Senate and Assembly Committees Vote Out Bill Legalizing Marijuana

NJ Spotlight
Carly Sitrin

Measure could come to floor vote next week, but some pols disturbed over irregularities during hearings, raise concerns about ‘good governing’

Credit: Wikimedia Commons
A recreational marijuana dispensary in Denver, Colorado

After hours of closed-door meetings, vocal opposition from the Republican delegation, and severely limited public testimony, state lawmakers voted the newly amended marijuana bill out of both Senate and Assembly committees late on Monday night. The final vote count in the Senate Judiciary committee was six yes, four no, one abstention, and in the Assembly Appropriations committee the bill was voted out six yes, one no and two abstentions.

“Marijuana prohibition has failed,” said Sen. Nicholas Scutari (D-Union), the bill’s sponsor. “This bill will create a strictly regulated system that permits adults to purchase limited amounts of marijuana for personal use. It will bring marijuana out of the underground market so that it can be controlled, regulated, and taxed, just as alcohol has been for decades.”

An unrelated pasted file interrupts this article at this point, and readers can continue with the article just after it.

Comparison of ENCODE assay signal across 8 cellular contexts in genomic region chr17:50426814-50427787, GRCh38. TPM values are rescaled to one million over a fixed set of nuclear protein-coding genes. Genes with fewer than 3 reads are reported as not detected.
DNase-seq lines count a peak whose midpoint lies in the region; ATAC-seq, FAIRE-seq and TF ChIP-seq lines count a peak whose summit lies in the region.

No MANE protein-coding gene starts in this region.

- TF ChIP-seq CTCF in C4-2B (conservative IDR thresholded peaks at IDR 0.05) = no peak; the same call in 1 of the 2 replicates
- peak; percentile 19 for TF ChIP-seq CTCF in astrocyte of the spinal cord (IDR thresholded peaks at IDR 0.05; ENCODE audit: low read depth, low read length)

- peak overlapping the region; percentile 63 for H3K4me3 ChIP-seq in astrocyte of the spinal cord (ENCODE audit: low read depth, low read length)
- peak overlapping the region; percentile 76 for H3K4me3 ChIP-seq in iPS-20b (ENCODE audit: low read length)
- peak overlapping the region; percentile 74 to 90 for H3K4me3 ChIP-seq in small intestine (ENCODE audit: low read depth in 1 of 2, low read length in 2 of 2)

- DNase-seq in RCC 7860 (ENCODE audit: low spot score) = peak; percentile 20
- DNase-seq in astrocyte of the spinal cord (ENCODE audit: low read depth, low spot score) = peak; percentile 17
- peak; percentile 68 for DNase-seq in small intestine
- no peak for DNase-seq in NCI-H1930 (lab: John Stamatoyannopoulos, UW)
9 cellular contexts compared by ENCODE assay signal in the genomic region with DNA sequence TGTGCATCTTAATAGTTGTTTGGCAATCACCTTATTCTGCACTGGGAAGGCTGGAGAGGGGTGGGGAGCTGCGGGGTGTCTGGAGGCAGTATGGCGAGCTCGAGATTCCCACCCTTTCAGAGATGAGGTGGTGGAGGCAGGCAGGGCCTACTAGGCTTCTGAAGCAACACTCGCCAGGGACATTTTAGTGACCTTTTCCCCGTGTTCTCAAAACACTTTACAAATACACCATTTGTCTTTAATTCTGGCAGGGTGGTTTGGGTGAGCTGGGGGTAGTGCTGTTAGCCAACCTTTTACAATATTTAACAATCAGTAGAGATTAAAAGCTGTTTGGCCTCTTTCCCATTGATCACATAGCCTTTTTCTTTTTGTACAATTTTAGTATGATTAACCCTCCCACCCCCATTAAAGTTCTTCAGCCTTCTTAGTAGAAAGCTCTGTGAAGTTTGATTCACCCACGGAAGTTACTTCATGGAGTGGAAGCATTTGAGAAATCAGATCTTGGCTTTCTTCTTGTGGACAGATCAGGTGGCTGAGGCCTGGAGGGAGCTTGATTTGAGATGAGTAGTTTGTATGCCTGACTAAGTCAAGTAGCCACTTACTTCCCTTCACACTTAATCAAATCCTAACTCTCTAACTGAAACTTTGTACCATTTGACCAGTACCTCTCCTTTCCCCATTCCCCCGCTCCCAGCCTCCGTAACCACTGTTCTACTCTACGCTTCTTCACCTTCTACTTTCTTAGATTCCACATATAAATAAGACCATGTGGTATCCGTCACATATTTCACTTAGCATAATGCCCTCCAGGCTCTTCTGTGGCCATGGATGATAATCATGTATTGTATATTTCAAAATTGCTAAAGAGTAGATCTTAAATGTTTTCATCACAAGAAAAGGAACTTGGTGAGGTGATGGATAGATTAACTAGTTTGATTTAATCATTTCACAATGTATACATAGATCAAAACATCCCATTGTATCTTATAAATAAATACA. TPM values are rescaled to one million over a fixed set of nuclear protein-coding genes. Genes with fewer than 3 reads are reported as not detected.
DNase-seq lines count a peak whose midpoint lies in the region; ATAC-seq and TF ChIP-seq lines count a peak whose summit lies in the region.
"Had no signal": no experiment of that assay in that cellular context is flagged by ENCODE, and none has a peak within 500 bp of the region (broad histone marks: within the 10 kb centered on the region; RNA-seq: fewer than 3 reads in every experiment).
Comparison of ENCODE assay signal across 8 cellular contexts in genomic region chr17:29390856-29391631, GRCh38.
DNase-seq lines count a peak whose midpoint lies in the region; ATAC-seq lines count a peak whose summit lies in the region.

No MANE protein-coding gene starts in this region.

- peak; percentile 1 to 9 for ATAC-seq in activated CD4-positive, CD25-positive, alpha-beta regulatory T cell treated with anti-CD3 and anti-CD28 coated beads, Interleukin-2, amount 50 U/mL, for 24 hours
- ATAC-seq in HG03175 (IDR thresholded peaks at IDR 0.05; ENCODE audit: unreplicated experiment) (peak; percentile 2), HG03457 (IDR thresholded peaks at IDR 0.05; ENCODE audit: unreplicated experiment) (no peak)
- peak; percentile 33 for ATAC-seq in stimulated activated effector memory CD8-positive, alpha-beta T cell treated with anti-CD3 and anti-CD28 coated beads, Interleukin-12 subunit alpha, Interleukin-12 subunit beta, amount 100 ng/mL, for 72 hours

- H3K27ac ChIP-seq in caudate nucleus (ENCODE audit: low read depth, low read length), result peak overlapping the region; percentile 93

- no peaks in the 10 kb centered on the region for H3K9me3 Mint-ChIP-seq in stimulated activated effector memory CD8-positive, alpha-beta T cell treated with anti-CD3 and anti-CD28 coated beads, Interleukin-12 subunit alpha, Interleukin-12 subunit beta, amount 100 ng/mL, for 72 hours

The bill, called the “New Jersey Cannabis Regulatory and Expungement Modernization Act,” would legalize adult possession or use of one ounce or less (28.38 grams) of marijuana and set up a system for taxing and regulating the new cannabis economy along with expunging the records of those who have been convicted of minor marijuana offenses. Now that it has left committee, the bill will head to the full legislative floor for a vote as early as next week. If it passes, New Jersey will be the first state in the country to legalize, tax, and regulate a cannabis market through legislation.

Rocky rollout

With such a weighty task before them, some lawmakers expressed their distaste for the process by which the bill was heard in committee: hearings delayed for six hours, bills being printed even as the vote was being counted, members of the public sent home and told there would be no testimony heard.

Sen. Gerald Cardinale (R-Bergen) a strong opponent of legalization, took issue with the vote itself noting that three voting members, Sens. Sandra Cunningham (D-Hudson), Troy Singleton (D-Burlington), and Patrick Diegnan (D-Middlesex) left votes despite not being physically present at the 7 p.m. hearing.

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